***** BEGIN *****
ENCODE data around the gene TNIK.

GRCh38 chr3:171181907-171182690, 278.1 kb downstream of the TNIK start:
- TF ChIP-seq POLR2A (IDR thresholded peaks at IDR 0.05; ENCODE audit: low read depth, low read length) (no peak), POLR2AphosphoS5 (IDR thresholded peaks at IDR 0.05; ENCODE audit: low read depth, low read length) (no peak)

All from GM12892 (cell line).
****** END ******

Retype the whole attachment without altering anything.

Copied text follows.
ENCODE data around the gene TNIK.

GRCh38 chr3:171181907-171182690, 278.1 kb downstream of the TNIK start:
- TF ChIP-seq POLR2A (IDR thresholded peaks at IDR 0.05; ENCODE audit: low read depth, low read length) (no peak), POLR2AphosphoS5 (IDR thresholded peaks at IDR 0.05; ENCODE audit: low read depth, low read length) (no peak)

All from GM12892 (cell line).